Saturday, January 14, 2012

The Minds of Machines

Namit Arora considers the complexity of consciousness and its implications for artificial intelligence.
A conceptual advance for AI came when some researchers recognized that a computer’s model of the world was not real. By comparison, the human ‘model’ of the world was the world itself, not a static description of it. What if a robot too used the world as its model, “continually referring to its sensors rather than to an internal world model”? (Hubert L. Dreyfus, What Computers Still Can’t Do). However, this approach worked only in micro-environments with a limited set of features which could be recognized by its sensors. The robots did nothing more sophisticated than ants. As in the past, no one knew how to make the robots learn, or respond to a change in context or significance. This was the backdrop against which AI researchers began turning away from symbolic AI to simulated neural networks, with their promise of self-learning and establishing relevance. Slowly but surely, the AI community began embracing Heideggerean insights about consciousness.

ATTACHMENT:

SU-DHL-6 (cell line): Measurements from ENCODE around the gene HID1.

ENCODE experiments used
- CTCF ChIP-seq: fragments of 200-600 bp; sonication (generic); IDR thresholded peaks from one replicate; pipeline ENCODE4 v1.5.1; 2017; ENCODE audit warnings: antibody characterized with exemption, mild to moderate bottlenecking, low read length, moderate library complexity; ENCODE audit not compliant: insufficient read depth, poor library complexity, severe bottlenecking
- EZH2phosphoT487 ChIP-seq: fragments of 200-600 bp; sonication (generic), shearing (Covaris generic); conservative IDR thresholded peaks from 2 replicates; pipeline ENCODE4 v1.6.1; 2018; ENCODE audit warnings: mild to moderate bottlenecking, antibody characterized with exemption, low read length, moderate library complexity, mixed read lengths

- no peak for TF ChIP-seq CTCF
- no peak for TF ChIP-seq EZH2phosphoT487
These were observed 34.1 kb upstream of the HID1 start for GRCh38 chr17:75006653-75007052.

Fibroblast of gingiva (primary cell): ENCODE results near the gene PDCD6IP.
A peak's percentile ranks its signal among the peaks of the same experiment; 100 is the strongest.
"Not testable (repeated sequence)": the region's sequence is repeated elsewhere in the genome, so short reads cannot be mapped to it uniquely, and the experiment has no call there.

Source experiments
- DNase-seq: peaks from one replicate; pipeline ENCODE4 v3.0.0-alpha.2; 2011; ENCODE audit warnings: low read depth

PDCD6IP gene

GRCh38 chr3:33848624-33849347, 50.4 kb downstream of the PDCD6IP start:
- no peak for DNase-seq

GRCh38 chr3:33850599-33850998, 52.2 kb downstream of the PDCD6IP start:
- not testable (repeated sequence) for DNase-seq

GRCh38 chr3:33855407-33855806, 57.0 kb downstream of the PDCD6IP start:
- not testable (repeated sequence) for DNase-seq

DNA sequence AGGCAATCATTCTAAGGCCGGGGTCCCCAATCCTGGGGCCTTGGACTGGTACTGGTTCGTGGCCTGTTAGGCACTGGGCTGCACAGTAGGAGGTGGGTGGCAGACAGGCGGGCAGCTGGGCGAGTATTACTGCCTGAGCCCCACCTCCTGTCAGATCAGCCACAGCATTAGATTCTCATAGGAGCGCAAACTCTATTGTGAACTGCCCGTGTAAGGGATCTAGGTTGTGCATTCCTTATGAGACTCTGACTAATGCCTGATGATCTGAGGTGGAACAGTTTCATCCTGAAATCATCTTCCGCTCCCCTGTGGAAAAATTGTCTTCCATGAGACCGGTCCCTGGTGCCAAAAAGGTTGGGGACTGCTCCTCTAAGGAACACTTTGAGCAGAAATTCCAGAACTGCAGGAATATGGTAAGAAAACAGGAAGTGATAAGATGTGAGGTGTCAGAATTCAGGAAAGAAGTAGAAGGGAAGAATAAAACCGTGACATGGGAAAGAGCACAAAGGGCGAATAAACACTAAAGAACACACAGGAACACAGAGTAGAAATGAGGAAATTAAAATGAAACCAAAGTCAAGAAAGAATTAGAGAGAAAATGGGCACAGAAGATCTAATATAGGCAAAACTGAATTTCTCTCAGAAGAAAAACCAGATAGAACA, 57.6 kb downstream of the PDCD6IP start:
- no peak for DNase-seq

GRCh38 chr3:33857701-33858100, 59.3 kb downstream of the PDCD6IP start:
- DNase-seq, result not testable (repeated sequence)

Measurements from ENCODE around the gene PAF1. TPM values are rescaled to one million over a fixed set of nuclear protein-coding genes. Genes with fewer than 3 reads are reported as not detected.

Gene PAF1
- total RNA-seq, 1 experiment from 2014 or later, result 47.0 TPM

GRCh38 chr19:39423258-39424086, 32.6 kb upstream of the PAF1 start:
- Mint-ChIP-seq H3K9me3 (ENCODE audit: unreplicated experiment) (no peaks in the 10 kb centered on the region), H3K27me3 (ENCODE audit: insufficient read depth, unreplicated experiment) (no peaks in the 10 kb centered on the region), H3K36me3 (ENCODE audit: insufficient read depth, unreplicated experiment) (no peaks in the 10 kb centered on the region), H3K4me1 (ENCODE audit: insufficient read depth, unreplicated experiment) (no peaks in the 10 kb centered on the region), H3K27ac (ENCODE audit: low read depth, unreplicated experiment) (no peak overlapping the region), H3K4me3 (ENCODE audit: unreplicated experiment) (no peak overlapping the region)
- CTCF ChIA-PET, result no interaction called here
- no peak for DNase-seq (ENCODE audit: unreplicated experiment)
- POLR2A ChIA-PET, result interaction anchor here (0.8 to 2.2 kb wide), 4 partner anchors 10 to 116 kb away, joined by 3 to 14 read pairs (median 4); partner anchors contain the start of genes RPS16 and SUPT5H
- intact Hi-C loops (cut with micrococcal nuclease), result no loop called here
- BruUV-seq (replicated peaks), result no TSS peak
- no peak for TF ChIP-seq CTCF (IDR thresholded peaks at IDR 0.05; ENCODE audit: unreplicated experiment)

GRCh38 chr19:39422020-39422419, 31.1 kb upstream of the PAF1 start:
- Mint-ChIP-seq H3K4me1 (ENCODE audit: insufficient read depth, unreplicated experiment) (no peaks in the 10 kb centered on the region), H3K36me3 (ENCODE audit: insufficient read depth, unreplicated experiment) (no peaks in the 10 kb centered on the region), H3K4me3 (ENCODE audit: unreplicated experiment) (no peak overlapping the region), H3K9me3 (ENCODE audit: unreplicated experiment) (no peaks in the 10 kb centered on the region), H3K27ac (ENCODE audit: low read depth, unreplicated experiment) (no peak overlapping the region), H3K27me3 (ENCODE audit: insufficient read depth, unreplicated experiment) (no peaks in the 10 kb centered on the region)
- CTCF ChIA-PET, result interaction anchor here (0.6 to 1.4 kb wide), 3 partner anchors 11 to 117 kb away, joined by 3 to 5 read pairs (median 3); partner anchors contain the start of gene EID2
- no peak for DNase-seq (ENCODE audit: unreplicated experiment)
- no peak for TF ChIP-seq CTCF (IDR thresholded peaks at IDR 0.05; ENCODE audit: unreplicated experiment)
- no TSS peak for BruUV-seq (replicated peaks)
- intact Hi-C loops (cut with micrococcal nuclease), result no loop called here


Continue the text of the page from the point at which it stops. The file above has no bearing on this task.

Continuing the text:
The Minds of Machines | Philosophy Now

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